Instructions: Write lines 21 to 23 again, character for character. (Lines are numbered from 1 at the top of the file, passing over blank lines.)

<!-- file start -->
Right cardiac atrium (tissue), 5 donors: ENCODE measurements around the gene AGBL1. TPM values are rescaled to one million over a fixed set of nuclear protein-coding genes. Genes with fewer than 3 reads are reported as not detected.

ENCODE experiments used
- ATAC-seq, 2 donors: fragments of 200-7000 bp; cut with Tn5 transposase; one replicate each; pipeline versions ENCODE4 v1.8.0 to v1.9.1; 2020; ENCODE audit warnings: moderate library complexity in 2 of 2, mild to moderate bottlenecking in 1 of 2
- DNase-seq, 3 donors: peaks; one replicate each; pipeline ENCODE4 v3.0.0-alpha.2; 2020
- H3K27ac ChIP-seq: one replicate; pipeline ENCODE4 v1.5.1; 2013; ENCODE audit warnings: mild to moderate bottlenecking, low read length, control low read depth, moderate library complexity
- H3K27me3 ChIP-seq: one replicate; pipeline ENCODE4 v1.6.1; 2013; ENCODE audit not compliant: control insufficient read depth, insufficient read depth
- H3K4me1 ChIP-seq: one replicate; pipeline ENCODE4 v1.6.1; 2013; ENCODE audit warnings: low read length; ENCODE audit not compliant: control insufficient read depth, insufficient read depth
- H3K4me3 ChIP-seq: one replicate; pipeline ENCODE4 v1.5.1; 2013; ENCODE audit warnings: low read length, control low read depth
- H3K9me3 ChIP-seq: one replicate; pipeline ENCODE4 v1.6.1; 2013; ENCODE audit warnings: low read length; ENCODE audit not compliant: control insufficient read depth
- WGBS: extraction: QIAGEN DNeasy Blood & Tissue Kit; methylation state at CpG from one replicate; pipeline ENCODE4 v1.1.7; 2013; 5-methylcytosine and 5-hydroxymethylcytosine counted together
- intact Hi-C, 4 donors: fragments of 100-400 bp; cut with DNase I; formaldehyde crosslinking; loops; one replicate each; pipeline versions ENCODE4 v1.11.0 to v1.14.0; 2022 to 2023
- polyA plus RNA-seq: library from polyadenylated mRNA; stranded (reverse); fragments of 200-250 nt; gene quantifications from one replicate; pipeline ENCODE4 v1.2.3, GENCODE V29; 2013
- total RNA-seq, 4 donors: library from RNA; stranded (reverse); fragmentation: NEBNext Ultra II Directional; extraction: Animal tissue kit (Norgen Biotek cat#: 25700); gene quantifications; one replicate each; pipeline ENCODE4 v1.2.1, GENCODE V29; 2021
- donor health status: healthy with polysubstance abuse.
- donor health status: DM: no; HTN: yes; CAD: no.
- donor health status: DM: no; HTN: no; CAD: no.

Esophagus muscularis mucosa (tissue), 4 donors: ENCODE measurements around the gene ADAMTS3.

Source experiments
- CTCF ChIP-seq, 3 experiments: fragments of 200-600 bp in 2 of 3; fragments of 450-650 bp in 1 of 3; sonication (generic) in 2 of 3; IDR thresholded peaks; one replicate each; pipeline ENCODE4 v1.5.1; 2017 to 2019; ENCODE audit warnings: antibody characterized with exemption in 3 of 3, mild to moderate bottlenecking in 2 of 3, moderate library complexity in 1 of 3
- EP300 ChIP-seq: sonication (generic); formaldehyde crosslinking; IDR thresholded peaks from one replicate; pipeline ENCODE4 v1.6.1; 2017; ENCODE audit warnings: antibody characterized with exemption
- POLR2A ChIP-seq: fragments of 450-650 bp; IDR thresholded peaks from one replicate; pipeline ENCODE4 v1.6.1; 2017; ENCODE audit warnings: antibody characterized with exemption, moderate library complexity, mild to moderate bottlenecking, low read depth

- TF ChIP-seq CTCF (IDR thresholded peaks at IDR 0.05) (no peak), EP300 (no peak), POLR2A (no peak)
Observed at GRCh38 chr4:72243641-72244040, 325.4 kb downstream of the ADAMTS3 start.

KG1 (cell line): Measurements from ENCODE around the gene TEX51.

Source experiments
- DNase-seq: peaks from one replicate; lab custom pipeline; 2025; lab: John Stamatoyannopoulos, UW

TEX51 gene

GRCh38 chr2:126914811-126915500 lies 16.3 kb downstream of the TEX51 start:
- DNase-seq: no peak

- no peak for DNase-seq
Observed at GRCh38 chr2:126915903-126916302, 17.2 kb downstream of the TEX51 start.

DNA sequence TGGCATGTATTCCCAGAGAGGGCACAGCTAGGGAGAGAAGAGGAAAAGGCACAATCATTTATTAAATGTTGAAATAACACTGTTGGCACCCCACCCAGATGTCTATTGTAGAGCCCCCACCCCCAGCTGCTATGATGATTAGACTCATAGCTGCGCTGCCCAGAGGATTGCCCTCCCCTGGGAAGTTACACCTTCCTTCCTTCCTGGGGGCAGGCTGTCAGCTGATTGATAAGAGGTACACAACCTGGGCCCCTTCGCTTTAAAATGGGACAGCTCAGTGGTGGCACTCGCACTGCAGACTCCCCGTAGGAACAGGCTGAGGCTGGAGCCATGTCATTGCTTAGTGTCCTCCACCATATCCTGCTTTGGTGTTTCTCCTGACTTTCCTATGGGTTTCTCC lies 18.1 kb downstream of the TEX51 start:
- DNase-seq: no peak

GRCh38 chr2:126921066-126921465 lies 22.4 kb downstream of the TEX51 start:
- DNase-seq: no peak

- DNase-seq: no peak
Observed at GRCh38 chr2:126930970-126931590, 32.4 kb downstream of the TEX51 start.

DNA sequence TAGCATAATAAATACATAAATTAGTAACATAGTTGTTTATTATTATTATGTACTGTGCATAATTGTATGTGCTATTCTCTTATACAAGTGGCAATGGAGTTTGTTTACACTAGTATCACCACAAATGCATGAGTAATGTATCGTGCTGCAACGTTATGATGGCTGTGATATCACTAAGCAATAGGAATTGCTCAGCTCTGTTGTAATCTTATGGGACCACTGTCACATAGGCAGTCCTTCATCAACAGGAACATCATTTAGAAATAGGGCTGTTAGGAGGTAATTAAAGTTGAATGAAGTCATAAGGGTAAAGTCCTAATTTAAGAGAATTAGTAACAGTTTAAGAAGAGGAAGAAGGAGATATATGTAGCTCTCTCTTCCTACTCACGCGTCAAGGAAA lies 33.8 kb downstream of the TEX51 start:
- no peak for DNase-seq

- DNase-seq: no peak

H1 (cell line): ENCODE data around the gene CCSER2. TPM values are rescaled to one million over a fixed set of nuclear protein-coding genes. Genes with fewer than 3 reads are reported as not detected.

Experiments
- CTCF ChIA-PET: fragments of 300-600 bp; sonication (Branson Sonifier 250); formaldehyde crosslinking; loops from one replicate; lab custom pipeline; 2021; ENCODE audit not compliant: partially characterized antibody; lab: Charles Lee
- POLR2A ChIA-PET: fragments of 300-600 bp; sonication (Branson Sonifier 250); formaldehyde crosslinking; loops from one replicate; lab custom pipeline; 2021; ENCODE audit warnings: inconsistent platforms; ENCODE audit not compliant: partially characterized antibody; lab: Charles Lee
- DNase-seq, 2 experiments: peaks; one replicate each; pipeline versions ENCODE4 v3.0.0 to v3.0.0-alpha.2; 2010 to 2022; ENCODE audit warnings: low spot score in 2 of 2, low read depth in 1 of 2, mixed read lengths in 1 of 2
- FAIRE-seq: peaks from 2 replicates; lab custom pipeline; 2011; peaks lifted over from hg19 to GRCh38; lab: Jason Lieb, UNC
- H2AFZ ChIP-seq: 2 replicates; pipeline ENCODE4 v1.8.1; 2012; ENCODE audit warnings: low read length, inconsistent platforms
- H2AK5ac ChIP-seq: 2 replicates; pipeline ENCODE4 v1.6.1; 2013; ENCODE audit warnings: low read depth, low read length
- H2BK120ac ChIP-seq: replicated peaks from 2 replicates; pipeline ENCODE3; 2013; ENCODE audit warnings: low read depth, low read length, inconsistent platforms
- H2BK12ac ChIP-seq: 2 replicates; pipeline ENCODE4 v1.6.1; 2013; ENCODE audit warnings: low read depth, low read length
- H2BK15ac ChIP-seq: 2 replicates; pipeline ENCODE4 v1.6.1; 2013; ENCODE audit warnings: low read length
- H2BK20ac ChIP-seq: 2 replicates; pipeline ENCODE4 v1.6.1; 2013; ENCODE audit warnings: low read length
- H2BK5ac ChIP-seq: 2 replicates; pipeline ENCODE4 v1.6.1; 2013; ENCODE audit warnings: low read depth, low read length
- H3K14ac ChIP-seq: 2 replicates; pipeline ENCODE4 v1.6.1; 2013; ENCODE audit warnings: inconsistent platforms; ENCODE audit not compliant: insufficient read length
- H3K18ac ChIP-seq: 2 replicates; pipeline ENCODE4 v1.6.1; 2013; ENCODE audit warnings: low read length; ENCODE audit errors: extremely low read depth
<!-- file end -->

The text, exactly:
- POLR2A ChIP-seq: fragments of 450-650 bp; IDR thresholded peaks from one replicate; pipeline ENCODE4 v1.6.1; 2017; ENCODE audit warnings: antibody characterized with exemption, moderate library complexity, mild to moderate bottlenecking, low read depth

- TF ChIP-seq CTCF (IDR thresholded peaks at IDR 0.05) (no peak), EP300 (no peak), POLR2A (no peak)
Observed at GRCh38 chr4:72243641-72244040, 325.4 kb downstream of the ADAMTS3 start.